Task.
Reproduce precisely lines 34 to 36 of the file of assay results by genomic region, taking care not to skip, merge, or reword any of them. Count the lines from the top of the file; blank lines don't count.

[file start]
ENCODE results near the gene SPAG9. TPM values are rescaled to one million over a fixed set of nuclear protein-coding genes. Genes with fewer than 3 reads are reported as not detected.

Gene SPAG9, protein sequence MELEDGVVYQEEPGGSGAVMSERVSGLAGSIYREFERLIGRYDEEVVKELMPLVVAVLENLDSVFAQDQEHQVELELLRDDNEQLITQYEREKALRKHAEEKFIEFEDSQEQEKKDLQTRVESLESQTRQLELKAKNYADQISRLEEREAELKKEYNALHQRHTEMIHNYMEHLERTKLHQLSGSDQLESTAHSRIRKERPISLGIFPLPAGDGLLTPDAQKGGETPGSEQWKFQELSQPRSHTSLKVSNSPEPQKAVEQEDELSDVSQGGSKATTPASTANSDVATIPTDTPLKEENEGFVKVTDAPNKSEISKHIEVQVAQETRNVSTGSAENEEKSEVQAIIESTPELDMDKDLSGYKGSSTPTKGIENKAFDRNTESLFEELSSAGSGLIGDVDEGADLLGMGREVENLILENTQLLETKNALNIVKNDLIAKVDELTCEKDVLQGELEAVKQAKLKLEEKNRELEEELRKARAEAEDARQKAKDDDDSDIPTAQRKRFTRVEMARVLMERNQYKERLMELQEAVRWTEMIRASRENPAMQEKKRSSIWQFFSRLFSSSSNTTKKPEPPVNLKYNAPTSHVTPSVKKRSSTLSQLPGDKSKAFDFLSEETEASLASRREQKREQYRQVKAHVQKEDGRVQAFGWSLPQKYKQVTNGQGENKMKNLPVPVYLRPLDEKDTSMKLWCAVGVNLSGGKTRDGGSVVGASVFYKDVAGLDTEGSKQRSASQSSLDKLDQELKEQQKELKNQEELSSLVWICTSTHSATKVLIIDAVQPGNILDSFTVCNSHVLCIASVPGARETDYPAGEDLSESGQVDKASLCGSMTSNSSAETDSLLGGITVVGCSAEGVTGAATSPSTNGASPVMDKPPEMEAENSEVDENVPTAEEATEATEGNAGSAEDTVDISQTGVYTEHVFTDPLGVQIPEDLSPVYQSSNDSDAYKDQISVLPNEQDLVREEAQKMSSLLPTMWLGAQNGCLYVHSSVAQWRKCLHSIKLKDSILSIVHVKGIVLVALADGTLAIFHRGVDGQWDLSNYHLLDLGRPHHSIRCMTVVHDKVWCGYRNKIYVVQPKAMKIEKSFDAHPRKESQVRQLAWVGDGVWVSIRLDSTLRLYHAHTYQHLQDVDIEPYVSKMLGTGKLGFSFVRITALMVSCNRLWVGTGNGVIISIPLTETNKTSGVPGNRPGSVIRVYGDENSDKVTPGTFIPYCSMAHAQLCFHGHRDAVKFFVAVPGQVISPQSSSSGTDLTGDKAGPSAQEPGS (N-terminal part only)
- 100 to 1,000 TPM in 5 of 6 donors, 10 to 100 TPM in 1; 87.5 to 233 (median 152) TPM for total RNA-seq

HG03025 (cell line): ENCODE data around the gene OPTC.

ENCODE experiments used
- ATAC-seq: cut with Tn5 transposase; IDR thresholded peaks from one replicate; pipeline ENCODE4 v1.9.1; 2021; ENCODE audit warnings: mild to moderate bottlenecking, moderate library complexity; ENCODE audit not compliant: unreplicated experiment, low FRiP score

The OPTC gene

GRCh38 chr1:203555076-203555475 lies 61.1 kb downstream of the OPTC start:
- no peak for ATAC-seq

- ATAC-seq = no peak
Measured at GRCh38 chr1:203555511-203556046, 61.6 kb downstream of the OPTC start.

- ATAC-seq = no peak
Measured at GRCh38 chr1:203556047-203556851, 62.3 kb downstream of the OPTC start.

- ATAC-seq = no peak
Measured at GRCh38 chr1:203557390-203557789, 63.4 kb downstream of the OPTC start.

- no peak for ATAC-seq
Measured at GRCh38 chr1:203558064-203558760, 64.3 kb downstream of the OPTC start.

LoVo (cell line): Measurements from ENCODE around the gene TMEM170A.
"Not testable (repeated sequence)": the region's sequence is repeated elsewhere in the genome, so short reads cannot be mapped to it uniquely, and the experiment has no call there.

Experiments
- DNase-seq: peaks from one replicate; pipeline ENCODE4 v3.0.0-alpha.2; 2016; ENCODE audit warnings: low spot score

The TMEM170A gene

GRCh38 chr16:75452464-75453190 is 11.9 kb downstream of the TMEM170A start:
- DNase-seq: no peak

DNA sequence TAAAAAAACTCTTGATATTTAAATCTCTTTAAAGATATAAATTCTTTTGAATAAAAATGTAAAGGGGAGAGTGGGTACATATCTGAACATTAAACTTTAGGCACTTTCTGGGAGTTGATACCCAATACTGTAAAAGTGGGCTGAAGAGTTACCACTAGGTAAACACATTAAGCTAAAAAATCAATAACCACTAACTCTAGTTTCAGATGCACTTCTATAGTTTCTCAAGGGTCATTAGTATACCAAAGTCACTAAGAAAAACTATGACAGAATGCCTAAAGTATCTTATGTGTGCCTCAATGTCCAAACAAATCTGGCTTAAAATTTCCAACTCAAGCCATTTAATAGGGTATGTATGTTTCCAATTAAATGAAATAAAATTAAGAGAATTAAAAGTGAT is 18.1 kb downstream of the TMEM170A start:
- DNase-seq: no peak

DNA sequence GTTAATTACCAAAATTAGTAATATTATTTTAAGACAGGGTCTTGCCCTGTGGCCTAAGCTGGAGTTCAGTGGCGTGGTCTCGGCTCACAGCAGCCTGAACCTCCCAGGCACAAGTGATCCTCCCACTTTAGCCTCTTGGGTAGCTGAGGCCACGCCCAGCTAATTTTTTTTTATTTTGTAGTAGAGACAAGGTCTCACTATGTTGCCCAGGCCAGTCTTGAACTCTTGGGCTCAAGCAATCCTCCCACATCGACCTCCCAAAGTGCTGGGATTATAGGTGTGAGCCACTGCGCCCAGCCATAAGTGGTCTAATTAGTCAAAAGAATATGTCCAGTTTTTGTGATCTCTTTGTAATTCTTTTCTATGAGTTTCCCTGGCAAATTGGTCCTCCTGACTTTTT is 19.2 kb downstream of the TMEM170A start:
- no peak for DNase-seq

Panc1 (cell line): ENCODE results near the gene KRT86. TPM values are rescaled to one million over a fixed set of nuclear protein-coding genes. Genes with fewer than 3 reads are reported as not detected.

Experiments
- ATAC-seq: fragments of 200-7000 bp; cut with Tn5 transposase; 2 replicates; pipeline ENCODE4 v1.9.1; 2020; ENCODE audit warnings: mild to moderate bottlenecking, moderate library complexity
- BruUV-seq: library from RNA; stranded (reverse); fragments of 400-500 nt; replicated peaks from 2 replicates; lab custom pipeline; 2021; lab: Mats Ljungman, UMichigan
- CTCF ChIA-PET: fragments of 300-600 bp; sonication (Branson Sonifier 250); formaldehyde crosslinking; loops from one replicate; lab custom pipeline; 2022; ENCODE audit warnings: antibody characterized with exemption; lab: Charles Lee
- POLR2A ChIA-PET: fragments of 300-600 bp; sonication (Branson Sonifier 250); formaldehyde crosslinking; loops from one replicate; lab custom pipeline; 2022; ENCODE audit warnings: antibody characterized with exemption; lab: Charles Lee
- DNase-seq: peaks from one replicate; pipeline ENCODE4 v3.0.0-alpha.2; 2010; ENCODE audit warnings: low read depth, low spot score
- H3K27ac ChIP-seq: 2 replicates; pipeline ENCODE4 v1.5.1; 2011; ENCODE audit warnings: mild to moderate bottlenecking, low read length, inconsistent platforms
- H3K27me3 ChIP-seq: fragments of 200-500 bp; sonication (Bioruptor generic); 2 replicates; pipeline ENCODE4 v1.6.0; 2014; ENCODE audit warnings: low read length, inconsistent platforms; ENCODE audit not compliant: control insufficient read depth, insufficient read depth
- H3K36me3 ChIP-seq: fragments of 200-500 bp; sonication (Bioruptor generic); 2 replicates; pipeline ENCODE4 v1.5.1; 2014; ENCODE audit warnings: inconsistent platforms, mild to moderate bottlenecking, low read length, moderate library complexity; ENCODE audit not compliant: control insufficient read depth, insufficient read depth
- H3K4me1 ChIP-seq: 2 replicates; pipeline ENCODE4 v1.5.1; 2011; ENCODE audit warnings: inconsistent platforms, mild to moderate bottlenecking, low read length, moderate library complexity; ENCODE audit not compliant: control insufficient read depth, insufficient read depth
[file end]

- POLR2A ChIA-PET: fragments of 300-600 bp; sonication (Branson Sonifier 250); formaldehyde crosslinking; loops from one replicate; lab custom pipeline; 2022; ENCODE audit warnings: antibody characterized with exemption; lab: Charles Lee
- DNase-seq: peaks from one replicate; pipeline ENCODE4 v3.0.0-alpha.2; 2010; ENCODE audit warnings: low read depth, low spot score
- H3K27ac ChIP-seq: 2 replicates; pipeline ENCODE4 v1.5.1; 2011; ENCODE audit warnings: mild to moderate bottlenecking, low read length, inconsistent platforms